London: Opinion polls on Tuesday showed a clear lead for the 'Brexit' camp in favour of Britain's exit from the European Union (EU) in the 23 June referendum.
The so-called Brexit side edged ahead in a key survey just over a week before Britain votes on its future within the economic bloc next Thursday.
A YouGov survey for The Times puts "Leave" on 46 percent, up three points since the end of last week, and "Remain" is on 39 percent, down three — giving Brexit its largest lead since the start of the campaign. 11 percent of people do not know how they will vote and 4 percent plan to abstain.
Once the "don't knows" and "will not votes" are excluded, 54 percent would vote to leave and 46 per cent would vote to remain, the biggest lead for the Brexiteers so far.
An ICM poll for The Guardian on Monday gave the Brexit campaign a six-point lead, with Leave on 53 percent and Remain on 47 percent, while an ORB poll for The Daily Telegraph has put "Leave" on 49 percent among those certain to vote on 23 June, one point ahead of Remain at 48 percent.
John Mills, chair of the Labour Leave campaign, said "The polls are swinging our way, which is very good news but we must not be complacent".
Leading Labour MPs within the "Remain" camp, including Keith Vaz and Virendra Sharma, issued a fresh plea of their own to Indian-origin and other ethnic minority voters.
"The Leavers' false claim is that, if we leave, there can be higher non-EU immigration while bringing down overall
numbers. Let's not be seduced by this lie from people who are anti-immigration and who have spent their lives campaigning against the interests of working people," they wrote in The Guardian on Tuesday.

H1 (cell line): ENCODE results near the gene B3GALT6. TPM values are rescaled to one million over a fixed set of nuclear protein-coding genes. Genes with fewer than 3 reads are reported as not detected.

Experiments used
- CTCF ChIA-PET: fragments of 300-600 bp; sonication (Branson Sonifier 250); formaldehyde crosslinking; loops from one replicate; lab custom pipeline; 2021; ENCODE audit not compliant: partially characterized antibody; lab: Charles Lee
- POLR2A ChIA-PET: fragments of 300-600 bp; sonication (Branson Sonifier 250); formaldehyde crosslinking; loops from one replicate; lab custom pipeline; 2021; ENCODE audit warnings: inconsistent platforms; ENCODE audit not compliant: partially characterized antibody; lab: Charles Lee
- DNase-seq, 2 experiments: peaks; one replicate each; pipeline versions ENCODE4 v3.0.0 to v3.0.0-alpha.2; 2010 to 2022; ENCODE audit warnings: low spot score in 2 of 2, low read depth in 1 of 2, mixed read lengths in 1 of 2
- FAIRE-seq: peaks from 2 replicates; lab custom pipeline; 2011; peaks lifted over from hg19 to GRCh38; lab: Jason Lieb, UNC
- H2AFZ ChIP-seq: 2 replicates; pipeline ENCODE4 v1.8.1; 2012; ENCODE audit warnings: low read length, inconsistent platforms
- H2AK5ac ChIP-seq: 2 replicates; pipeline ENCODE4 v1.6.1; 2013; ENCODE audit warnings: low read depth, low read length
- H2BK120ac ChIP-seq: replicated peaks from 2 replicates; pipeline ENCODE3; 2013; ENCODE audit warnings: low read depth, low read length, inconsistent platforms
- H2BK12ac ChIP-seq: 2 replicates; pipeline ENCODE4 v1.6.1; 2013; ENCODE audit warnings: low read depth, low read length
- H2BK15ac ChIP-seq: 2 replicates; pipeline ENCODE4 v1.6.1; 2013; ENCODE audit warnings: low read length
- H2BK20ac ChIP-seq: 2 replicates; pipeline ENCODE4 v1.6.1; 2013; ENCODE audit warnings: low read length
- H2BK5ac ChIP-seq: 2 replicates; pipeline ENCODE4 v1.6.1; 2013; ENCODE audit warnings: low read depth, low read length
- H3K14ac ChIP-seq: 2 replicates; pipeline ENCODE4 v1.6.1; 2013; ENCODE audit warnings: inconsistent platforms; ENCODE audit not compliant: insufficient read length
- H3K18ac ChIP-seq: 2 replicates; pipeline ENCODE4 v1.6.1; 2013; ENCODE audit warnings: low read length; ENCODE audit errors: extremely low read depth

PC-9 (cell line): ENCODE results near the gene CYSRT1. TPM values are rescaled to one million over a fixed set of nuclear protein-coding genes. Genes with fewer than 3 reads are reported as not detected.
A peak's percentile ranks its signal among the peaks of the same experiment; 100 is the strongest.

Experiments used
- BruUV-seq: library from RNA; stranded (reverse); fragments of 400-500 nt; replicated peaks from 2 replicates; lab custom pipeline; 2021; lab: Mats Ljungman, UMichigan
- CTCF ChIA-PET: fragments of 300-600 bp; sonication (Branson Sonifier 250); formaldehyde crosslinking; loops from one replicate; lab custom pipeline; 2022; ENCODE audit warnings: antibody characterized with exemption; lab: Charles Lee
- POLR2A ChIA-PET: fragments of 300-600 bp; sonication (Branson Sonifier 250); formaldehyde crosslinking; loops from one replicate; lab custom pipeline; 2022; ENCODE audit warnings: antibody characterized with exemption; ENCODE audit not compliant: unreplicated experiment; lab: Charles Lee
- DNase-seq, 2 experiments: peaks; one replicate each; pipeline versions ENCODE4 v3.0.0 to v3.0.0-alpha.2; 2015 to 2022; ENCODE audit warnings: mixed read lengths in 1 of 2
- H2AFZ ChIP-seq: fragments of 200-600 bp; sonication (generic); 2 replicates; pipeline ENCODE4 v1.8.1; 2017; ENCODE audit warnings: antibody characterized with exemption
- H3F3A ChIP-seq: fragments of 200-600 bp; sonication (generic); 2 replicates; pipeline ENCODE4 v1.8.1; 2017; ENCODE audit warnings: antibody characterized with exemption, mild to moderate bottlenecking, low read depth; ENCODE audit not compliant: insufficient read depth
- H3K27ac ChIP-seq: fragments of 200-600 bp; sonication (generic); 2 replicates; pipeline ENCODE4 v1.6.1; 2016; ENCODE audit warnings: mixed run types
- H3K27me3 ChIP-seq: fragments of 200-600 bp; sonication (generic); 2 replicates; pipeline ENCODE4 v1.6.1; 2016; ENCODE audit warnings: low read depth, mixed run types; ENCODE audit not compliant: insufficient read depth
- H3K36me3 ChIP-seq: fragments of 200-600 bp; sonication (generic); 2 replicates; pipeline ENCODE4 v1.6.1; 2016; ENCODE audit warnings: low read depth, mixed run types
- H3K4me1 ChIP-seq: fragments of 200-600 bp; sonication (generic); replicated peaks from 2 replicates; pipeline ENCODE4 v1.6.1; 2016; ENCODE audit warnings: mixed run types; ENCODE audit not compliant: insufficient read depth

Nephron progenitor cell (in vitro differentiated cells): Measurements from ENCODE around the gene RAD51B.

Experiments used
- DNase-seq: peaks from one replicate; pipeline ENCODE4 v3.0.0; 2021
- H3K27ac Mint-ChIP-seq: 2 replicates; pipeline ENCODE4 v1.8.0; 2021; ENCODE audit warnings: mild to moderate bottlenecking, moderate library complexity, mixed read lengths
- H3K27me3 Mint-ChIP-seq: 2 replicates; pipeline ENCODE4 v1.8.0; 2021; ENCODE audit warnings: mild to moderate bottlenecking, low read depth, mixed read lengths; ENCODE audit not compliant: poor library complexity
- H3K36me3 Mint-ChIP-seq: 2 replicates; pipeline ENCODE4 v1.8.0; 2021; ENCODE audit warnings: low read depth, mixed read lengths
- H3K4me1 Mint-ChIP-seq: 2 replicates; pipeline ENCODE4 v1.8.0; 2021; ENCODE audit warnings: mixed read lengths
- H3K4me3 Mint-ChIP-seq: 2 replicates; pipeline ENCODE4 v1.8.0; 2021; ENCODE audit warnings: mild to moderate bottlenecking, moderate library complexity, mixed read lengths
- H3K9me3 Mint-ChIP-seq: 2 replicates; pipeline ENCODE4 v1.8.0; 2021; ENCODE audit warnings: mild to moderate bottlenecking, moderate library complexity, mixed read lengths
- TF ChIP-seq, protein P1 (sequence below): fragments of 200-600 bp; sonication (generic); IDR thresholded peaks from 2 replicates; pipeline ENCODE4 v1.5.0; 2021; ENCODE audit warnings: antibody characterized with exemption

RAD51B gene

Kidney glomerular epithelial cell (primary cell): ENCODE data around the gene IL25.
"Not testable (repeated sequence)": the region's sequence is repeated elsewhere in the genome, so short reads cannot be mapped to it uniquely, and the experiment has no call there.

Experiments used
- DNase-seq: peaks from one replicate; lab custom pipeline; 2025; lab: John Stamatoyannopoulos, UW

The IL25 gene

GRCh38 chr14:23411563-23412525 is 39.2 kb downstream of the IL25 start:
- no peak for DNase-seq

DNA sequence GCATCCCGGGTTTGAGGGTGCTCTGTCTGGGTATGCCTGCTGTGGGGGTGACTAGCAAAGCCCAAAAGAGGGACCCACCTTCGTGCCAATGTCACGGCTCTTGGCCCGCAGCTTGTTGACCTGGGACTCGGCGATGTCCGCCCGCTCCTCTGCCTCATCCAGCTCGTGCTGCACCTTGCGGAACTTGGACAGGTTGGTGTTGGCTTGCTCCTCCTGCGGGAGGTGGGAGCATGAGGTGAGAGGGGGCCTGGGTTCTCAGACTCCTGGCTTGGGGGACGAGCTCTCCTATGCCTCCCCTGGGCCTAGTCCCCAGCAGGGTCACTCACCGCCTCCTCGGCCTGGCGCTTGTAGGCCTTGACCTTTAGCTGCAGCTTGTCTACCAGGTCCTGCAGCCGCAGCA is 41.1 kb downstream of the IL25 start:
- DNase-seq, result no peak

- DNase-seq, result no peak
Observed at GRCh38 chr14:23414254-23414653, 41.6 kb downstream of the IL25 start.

In a direct attack on Conservative party's most prominent Indian-origin voice in favour of Brexit, Priti Patel, they add "Where there are shortages in certain sectors, like our curry houses, it's government rules that are the root of the problem".
"Prominent 'Leave' campaigner, Patel, who is the Employment Minister, has responsibility in this area, so she is in fact the source of the problem while claiming to be the solution," they said.
The British Election Survey (BES) released last month had found that 51.7 percent of Indian-origin voters are against Brexit, compared to 27.74 percent in favour of leaving the economic bloc.
However, there is a significant percentage (16.85 percent) of those who fell into the "don't know" category, who are likely to hold the key in the referendum and this is the group both camps are now focusing on.
Opinion polls are not being seen as a reliable reflection of the mood of the voters by either side ever since they had decisively predicted a hung Parliament in the May 2015 general election which threw up one of the largest Conservative party majorities in history.
The momentum, however, does seem to be titling in favour of Brexit with the Sun newspaper also coming out in favour of leaving the EU on Tuesday.
The Rupert Murdoch-owned tabloid is famous for mostly backing the winning horse in elections in the UK.
In a front page editorial under the headline "BeLeave in Britain", the paper warned that staying in the EU would be worse for immigration, worse for jobs, worse for wages and "worse for our way of life".
"This is our last chance to remove ourselves from the undemocratic Brussels machine and it's time to take it," it said.
Prime Minister David Cameron-led "Remain" camp received its own boost with a European Court ruling in favour of UK's right to curtail state benefits handed out to EU immigrants.
A legal action brought by the European Commission against the British government over planned tests for foreigners to claim benefits was thrown out by Europe's highest court.
Britain had a right to impose a more stringent test for child benefit and child tax credit – known as a "right to
reside" – for EU migrants in order to protect its finances, the court said.
A spokesperson for HM Revenue and Customs said, "The UK welcomes the Court of Justice of the European Union's
judgement, which supports our view that we are entitled to ensure only EU migrants who have a right to be in the UK can claim our benefits".
The decision comes as a welcome relief to Cameron, who will be redoubling efforts in the remaining week to swing more voters in favour of remaining within the EU.